See how Recovery Camp is touching lives.
Professor Nicholas Graves
Institute of Health and Biomedical Innovation
Queensland University of Technology
Throughout his distinguished career, Professor Graves has made a significant contribution to furthering health services research in Australia and internationally. Most notably, this is through his role as inaugural Director of the Australian Centre for Health Services Innovation (AusHSI). Professor Graves’ major focus is on showing how health services can be improved at low cost, or even improved with cost savings. Australians spend roughly 10% of GDP on health services, and this amount is growing. There is a need to curb growth in future spending and gain good value for money by reducing waste and harmful services.
Through his role at AusHSI, Professor Graves has brought academics and health professionals together and supported simple clinician-led research to generate evidence that can lead to significant improvements to health services. His work is of a multidisciplinary nature with strong collaborations that go beyond the traditional boundaries of health and medical research.
In addition to his research interests, Professor Graves has a strong commitment to disseminating research outcomes. He has had a great impact on policy makers such as government agencies where he provides extensive advice on the efficacy and cost-effectiveness of services.
Video: An introduction to Value Based Healthcare
Professor Christopher Levi
University of Newcastle
John Hunter Hospital
As a neurologist dealing first-hand with the clinical complexities of stroke, Professor Chris Levi founded the John Hunter Hospital Acute Stroke Service and Stroke Research Program in 1999 to deliver new and more effective therapies for the community.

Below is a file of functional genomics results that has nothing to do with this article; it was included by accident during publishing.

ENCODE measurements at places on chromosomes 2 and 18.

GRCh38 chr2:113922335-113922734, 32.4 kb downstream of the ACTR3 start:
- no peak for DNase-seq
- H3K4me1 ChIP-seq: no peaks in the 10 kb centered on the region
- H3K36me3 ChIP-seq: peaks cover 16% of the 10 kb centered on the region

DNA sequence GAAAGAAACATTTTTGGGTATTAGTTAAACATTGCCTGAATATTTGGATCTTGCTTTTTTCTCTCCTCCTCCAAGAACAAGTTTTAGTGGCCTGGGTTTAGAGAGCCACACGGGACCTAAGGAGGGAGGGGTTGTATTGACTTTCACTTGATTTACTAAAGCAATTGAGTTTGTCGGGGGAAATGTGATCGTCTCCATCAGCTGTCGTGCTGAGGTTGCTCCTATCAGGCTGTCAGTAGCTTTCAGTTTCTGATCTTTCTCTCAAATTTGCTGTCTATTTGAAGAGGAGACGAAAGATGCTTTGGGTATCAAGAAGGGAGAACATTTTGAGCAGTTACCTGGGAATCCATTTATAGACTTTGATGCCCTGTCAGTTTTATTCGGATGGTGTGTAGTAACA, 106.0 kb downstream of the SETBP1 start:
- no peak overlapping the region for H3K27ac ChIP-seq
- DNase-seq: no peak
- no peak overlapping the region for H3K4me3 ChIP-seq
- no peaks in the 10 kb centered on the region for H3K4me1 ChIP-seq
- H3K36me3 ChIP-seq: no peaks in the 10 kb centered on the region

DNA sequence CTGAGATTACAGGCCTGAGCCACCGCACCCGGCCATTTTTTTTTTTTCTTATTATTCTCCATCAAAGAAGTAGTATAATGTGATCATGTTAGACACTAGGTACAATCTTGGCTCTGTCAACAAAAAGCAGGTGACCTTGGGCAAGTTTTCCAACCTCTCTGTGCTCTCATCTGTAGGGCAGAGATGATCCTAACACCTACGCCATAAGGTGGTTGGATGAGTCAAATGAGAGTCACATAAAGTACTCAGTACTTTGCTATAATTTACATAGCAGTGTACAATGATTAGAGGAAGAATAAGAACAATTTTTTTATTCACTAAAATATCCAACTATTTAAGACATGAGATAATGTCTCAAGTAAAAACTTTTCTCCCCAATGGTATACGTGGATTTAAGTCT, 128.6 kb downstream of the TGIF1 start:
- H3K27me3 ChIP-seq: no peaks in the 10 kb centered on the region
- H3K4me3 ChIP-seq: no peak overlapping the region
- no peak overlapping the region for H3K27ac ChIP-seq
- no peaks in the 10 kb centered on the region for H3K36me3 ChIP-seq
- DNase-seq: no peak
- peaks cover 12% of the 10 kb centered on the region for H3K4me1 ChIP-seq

Starting from square one, he harnessed skills and resources from the University of Newcastle and Hunter Medical Research Institute to build research capacity. The group is now nationally and internationally recognised as the benchmark for developing new strategies in brain imaging and treatments.
Professor Levi’s work spans from experimental laboratory research through to genome studies, clinical trials and health system implementation. One of the major advances in recent years is the trial of a new clot-busting drug called Tenecteplase, co-led by Professor Mark Parsons.
In 2014, Professor Levi was appointed Director of Clinical Research and Translation for the Hunter New England Local Health District, further strengthening his ability to build infrastructure and professional engagement – all leading to better patient outcomes following stroke.
Stroke researchers in the Hunter have an opportunity to test a portable microwave device that takes diagnostics into the field aboard ambulances.
At 26, Crystal Fitzgibbon suffered a serious stroke that paralysed her left side and rendered her speechless – three days later she left hospital, healthy and happy, thanks to a drug trial known as TASTE. Hear her amazing story of recovery.